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Julian Casablancas

Phrazes for the Young

RCA

Buy if you like: The Strokes, the Libertines

There are only eight songs on this solo turn from the Strokes singer Julian Casablancas, but they manage to surprise and connect. The opening "Out of the Blue" has plenty of Strokes-like, droning, driving guitar as Casablancas moans, "I know I'm going to hell in a leather jacket." But there's a whole lot of synth on the track, and that instrument becomes the prime soundmaker for the rest of the record. Not that it turns away from garage rock; instead, it dresses it up in '80s dance-rock clothes, especially on the bubbling, irresistible single "11th Dimension," the rock 'n soul "4 Chords of the Apocalypse" and dark, clattering "River of Brakelights." ("Ludlow St." veers in a much different direction, a careening country drinking song complete with banjo.) Through it all, Casablancas' Iggy-style croon floats across the tracks, cool as ever. — L. Kent Wolgamott

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Weezer

Raditude

DGC/Interscope

Buy if you like: Fountains of Wayne, Nada Surf

Weezer's latest is an everything-but-the-kitchen-sink affair that moves from sitar-tinged, Eastern-flavored rock on "Love is the Answer" to a club anthem called "Can't Stop Partying" that comes complete with its own rap break. Yet this seventh album — from a group that was singing about sweaters before Vampire Weekend wore their first knit pullovers — somehow more than holds up. Consistently catchy and entertaining, Raditude employs the same kind of adolescent themes the band has been indulging in for some 17 years now. True, main man Rivers Cuomo may be a bit old to still be exploring those kinds of subjects, but with the danceable beats and pop hooks that Weezer and special guests (including Jermaine Dupri, Lil Wayne and the All-American Rejects) have cooked up here, that really doesn't matter. — L. Kent Wolgamott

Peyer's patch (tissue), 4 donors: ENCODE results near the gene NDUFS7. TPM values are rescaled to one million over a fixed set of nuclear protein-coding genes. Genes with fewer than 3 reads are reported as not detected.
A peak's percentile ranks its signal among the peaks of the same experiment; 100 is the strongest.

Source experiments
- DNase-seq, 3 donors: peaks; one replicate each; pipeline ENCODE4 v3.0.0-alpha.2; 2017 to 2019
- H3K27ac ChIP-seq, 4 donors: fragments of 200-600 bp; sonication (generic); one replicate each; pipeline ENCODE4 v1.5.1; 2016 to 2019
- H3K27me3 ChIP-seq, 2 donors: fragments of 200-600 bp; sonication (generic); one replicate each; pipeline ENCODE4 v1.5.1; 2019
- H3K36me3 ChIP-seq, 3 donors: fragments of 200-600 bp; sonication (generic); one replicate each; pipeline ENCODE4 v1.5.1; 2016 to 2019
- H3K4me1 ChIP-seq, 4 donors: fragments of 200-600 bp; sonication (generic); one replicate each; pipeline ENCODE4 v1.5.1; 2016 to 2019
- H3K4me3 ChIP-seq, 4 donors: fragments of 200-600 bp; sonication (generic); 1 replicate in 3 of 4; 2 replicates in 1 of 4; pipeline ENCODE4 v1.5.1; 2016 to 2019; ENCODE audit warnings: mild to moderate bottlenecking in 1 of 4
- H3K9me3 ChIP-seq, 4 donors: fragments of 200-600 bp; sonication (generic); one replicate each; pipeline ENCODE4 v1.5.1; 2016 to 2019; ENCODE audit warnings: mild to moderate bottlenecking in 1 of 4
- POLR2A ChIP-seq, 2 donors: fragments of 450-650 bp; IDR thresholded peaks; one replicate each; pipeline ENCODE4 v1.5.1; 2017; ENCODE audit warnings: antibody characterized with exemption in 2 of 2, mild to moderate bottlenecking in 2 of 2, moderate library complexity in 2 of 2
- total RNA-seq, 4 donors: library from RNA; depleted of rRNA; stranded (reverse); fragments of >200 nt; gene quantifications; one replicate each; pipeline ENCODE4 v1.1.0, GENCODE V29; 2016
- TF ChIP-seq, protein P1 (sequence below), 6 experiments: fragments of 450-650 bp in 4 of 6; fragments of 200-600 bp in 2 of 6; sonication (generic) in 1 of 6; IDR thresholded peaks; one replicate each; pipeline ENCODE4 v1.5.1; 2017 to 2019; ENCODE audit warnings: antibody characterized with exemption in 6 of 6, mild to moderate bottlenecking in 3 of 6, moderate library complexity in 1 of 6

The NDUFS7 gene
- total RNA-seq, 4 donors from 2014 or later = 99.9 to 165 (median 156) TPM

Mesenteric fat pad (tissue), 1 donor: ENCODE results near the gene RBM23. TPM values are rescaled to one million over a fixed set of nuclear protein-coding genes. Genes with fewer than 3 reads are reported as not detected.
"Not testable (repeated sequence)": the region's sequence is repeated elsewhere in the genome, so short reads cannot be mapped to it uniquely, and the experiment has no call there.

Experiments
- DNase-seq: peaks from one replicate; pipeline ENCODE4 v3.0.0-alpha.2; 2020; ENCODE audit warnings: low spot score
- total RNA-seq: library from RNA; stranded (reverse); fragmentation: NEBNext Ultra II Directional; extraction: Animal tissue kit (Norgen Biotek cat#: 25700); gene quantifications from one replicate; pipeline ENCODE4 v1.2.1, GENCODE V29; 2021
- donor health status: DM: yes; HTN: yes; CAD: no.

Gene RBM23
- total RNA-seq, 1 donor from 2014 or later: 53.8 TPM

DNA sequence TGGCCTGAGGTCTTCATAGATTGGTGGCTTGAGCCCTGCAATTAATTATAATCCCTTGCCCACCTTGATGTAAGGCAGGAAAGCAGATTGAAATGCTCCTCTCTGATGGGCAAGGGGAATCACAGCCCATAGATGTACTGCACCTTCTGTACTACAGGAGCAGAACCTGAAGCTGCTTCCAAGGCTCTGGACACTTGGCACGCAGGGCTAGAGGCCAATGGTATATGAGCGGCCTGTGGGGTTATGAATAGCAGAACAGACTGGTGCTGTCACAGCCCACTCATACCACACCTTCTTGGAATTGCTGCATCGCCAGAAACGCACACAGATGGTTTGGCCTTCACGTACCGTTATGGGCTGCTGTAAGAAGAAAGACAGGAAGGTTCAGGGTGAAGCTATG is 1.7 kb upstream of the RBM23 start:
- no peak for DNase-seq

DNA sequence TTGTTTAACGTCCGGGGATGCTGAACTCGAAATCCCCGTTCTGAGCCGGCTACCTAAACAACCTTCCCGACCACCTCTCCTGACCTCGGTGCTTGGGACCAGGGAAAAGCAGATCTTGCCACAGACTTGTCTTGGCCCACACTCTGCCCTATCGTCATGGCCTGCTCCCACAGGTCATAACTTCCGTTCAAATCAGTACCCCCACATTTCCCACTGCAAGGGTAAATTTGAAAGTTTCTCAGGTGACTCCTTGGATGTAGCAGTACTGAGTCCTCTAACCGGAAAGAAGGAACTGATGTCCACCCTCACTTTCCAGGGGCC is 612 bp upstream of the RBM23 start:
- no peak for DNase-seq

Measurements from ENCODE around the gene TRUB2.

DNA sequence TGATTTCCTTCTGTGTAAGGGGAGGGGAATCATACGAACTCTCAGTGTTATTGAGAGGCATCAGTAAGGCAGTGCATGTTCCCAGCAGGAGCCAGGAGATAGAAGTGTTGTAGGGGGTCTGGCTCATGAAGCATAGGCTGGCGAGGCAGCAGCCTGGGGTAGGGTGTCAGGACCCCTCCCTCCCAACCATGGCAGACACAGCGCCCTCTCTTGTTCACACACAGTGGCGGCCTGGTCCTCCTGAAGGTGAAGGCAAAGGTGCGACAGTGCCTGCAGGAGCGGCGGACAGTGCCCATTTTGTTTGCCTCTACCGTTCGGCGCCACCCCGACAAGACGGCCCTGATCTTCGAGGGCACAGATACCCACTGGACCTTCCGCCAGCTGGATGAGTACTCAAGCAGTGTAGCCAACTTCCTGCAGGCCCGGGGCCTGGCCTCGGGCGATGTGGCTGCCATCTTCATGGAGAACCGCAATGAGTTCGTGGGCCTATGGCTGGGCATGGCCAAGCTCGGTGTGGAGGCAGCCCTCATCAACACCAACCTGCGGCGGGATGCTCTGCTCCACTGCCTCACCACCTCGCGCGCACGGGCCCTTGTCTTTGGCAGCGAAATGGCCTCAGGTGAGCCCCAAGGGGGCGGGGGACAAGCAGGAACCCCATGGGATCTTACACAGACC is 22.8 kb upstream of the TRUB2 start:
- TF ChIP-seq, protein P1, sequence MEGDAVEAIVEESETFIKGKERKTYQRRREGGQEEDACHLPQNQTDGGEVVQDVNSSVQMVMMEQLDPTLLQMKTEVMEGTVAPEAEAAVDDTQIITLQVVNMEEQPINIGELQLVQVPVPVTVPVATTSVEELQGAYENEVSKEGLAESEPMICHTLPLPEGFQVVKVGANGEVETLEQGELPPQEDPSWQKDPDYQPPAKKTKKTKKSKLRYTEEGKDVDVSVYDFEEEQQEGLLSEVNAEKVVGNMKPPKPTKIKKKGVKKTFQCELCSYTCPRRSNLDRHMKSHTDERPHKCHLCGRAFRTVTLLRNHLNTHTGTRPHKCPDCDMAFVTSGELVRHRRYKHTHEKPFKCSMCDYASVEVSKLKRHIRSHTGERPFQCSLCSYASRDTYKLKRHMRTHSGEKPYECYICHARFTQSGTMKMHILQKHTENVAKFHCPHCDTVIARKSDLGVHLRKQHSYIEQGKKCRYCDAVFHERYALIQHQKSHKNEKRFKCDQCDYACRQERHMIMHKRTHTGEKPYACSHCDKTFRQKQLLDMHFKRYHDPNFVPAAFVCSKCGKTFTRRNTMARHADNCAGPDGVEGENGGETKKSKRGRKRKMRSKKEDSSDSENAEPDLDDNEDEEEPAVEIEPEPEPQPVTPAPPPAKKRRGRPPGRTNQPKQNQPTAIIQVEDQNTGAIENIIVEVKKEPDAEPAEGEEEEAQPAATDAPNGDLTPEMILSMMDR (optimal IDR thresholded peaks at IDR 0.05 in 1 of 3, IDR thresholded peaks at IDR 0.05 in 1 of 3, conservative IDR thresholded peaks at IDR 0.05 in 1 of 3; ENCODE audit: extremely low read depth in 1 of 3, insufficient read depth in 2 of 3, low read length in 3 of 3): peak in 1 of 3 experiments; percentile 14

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Bad Lieutenant

Never Cry Another Tear

Bad Lieutenant Music LLC

Buy if you like: R.E.M., Matthew Sweet

As a principal member of Joy Division and New Order, Bernard Sumner is famous for moody, downbeat synth-pop. But his new band, Bad Lieutenant, takes a different tack. This debut album from Sumner and cohorts Phil Cunningham and Jake Evans features rocking, guitar-based pop more similar to that of R.E.M. Turns out Sumner's been hiding a serious talent for accessible pop all along. "Twist of Fate" and "This Is Home" are brisk, packed with hooks, and dare it be said, upbeat-sounding, while "Dynamo" combines the expansiveness of U2 with a hint of The Who. On "Summer Days," the group shifts from jangling guitars to piano, but maintains the sharp melodic quality that defines the entire album. Bad Lieutenant will have to go a long way to even approach the status of Sumner's other bands, but this is a really promising start. — Alan Sculley

  • Julian Casablancas, Weezer, Bad Lieutenant

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